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  • Demographic hysteria leaves Jerusalemites by the wayside

    For 50 years, the Israeli government has treated Jerusalem as a national symbol instead of as a city. Its residents, both Palestinians and Jews, are paying the price. By Efrat Cohen-Bar As far back as the 1970s, the Israeli government set a goal to maintain a Jewish majority of at least 70 percent in its "united" capital of Jerusalem. The goal was set more or less in accordance with the size of the various populations that lived within the new expanded municipal boundaries of the city, established at the end of the war in 1967. Thus, from the first days…

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  • Israel is expelling 300 Palestinians, to a village it plans to demolish

    Dkaika, a tiny Bedouin-Palestinian village in the south Hebron Hills, is under threat of demolition. The state hopes to expel its residents to a nearby village — which is also under threat of destruction. By Eli Bitan Israel's High Court of Justice is set to decide the future of a small Palestinian village in the West Bank next week. Dkaika, located on the edge of the South Hebron Hills in Area C, is living under the shadow of demolition, with the state threatening to uproot its villagers by March 2018. The village's 300 residents are to be expelled to the nearby village…

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  • PHOTOS: A week of joint struggle in Sumud Freedom Camp

    For over a week, Jewish activists from across the globe have joined Palestinians in an effort to rebuild a depopulated village in the West Bank.  By: Ahmad Al-Bazz / Activestills.org It has been over a week since 250 Palestinians, Israelis, and diaspora Jews came together to establish the "Sumud Freedom Camp" on the site of Sarura, a former Palestinian village in the West Bank, whose residents were expelled by Israeli forces between 1980 and 1998 ("sumud" is Arabic for steadfastness). Organizers announced that the “camp will stand until the families can return to the homes.” In the daytime, activists worked together to…

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  • The lie of Netanyahu's economic 'gestures'

    Netanyahu's goodwill 'gestures' to the Palestinians are nothing more than a way to appease President Trump on his visit. So why is the media playing along? In the run-up to President Trump's visit to the region, the Israeli government adopted a number of modest goodwill gestures vis-a-vis Palestinians in the West Bank, which the Israeli media immediately dubbed "trust-building" measures. Local newspapers reported that none of the steps taken had anything to do with security, but rather revolved around civilian issues. This included making sure the Allenby Bridge — which connects the West Bank to Jordan — stayed open for longer; easing construction in Area C; and…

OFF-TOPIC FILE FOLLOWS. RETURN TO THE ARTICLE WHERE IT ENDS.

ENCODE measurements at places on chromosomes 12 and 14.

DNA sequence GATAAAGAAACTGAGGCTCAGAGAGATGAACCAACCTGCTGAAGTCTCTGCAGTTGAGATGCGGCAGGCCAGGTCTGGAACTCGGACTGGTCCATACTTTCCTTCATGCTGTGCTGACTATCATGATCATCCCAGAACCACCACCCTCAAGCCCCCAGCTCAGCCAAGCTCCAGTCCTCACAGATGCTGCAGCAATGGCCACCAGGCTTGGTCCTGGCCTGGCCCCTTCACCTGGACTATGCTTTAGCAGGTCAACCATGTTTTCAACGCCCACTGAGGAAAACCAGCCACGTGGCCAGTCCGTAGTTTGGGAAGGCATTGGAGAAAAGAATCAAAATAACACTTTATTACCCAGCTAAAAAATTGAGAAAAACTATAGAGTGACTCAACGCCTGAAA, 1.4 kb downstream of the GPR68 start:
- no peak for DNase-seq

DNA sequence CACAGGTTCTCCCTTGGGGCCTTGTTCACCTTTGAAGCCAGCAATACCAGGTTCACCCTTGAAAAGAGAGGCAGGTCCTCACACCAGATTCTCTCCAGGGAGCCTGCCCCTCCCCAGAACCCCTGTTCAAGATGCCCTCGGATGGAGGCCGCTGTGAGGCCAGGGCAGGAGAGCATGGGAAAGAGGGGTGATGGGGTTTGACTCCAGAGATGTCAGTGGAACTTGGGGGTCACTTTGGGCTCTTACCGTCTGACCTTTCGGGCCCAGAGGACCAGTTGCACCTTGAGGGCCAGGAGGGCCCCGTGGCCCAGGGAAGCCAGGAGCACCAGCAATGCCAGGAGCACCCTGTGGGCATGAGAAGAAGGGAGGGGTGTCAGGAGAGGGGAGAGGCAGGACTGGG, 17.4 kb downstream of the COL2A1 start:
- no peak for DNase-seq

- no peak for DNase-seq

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  • Pushing Palestinians off their land — by pumping sewage onto it

    Not content with ongoing demolitions in Umm al-Kheir and the destruction of its taboun, settlers in nearby Carmel have resorted to piping their waste onto the land belonging to the village. By Yossi Gurvitz, for Yesh Din The usual problem with reporting on what happens in the West Bank is lens width, an essential physical problem: you want to focus on the details, and hence need to narrow the lens. Yet the details themselves are part of a greater picture, demanding a wider lens. [tmwinpost] On the face of it, what happened in Umm al-Kheir in the south Hebron Hills in December…

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  • Israel's land theft law is just the tip of the settlement iceberg

    Anyone who condemns Israel's new law authorizing the theft of private Palestinian land, while forgetting the mass theft engendered by the settlement enterprise as a whole, is doing an injustice to the fight for equality in this land. The Knesset on Monday night passed the “formalization law” (also translated as the "normalization law"), which retroactively legalizes dozens of settlement outposts in the West Bank — almost 4,000 housing units. The law essentially formalizes settler theft of private Palestinian land, allowing the state to force compensation on Palestinians for land they own that has been taken over by settlers. [tmwinpost] The…

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  • PHOTOS: Palestinian homes come down as settlements expand